You Can't See Your Bones with Binoculars: A Guide to Your 206 Bones by Harriet Ziefert, illus. by Amanda Haley, done in the style of their earlier books (You Can't Taste a Pickle with Your Ear and You Can't Buy a Dinosaur with a Dime), uses humor to deliver information about how the skeletal system works. Ziefert writes, "It is hard to feel your thigh bone, or femur, because it's covered by big muscles, which you need for walking, jumping, and running away from alligators!" Copyright 2004 Reed Business Information.
Gr 3-5-In a slightly timeworn device, this book uses the old song "Dem Bones" for a tour of the major bones of the human skeleton. While the tone is jokey, information is imparted in a scattershot fashion. For example, in discussing the anklebones: "They do- have neat names like `navicular,' and `calcaneus,' and `cuneiform.' But if you tell your friends you know all this, they will think you are terribly nerdy and won't talk to you for a week." The description of the cervical vertebrae reads, "The topmost neck bone holds up your head. (No, not your cantaloupe, Charlie!) It is called the atlas and is named after the giant who holds the world on his shoulders in a Greek story." A helpful suggestion is to "stop and run your hand along the bone or bones being described." Goofy cartoon illustrations include X-ray inserts for the parts under discussion. The final drawing is of a complete skeleton with the major bones identified, helpful to pull the book together. Seymour Simon's Bones (Morrow, 1998) and Barbara Seuling's From Head to Toe (Holiday, 2002) cover the same material and more; the three could form the beginning of an informative study unit.-Dona Ratterree, New York City Public Schools Copyright 2003 Reed Business Information.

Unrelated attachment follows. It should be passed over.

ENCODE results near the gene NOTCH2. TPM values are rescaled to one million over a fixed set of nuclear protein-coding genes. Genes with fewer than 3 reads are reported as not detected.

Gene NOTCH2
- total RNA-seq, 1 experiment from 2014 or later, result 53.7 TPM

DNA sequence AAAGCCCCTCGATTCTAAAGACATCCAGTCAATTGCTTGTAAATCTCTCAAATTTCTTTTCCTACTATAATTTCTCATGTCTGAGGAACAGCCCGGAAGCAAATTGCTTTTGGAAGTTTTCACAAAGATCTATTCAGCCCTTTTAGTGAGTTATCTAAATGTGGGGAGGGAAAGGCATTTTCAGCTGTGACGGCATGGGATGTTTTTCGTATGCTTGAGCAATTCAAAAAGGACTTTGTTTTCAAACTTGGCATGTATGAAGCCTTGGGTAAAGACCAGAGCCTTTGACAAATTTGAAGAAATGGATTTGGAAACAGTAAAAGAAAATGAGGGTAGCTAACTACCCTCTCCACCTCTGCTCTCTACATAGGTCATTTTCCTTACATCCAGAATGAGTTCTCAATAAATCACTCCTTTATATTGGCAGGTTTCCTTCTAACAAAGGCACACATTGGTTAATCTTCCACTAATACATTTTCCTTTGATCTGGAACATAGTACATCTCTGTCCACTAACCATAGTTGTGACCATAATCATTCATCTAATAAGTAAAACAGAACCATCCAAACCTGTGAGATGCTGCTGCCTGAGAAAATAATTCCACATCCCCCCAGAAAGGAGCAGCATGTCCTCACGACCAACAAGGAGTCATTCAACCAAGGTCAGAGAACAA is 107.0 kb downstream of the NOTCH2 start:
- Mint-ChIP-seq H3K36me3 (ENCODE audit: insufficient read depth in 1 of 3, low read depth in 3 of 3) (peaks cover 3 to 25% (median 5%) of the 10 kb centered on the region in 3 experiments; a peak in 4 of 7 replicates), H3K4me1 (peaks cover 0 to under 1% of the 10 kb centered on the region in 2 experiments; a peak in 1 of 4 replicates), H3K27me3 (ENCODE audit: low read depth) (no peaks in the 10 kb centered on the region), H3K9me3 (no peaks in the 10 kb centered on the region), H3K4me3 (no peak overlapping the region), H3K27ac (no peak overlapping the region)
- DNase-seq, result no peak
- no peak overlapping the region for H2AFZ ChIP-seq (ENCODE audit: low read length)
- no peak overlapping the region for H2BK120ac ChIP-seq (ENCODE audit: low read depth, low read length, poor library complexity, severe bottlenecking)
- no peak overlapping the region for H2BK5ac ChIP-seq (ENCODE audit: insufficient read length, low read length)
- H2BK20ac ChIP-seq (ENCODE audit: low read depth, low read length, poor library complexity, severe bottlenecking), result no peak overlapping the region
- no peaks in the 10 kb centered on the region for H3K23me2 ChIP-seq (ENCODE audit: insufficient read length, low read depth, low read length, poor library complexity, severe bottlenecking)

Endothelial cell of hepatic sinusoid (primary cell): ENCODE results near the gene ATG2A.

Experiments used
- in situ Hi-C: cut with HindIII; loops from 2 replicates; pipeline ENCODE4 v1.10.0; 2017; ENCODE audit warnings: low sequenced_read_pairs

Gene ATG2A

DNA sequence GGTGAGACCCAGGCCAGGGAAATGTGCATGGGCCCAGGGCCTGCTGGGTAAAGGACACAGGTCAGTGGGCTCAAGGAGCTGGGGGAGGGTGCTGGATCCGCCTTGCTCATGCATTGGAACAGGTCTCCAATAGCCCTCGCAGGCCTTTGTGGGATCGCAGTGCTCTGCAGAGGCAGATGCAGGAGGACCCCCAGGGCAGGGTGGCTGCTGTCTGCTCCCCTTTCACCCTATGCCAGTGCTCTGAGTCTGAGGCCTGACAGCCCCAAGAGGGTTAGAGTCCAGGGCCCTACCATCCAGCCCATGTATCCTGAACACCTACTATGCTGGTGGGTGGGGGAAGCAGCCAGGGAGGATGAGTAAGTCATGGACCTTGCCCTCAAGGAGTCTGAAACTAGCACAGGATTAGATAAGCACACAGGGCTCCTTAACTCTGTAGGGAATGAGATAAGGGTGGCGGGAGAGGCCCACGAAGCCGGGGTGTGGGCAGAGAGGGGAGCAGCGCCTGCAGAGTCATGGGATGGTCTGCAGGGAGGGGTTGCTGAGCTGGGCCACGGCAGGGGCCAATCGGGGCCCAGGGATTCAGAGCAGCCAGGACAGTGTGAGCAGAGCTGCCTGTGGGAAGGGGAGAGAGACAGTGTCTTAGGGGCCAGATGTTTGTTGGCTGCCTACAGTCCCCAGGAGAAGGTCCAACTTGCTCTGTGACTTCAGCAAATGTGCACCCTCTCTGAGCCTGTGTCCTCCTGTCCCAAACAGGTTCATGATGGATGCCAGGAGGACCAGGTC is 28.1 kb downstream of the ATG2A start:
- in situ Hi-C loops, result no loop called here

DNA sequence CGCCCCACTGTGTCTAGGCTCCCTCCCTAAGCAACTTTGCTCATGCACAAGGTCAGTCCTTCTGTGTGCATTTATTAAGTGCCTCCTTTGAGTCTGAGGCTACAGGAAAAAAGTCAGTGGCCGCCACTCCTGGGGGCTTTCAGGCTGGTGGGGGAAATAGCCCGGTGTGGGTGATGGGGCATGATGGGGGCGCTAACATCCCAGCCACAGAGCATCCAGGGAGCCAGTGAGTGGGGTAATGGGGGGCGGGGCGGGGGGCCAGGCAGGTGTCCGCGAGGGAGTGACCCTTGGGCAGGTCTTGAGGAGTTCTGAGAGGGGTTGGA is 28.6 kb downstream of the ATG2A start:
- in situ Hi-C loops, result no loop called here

Ziefert provides a quick scan of the skeleton, organized along the old neck-bones-connected-to-the-shoulder-bone routine, with a lot of names of the bones, a few trivial asides-the topmost neck bone is called the Atlas, because it holds up the head-and not enough solid information. It's hard to say what the intended audience is, as it's too sophisticated for preschoolers, with humor they won't understand, yet too simple for older kids, who need more details than this offers. The cartoon illustrations are offbeat and appealing; they work best when overlaid, as they often are, with real x-ray images of the bone being described. Among the other excellent books available on the topic, this one lacks bones-it doesn't quite stand up. (Picture book/nonfiction. 4-7)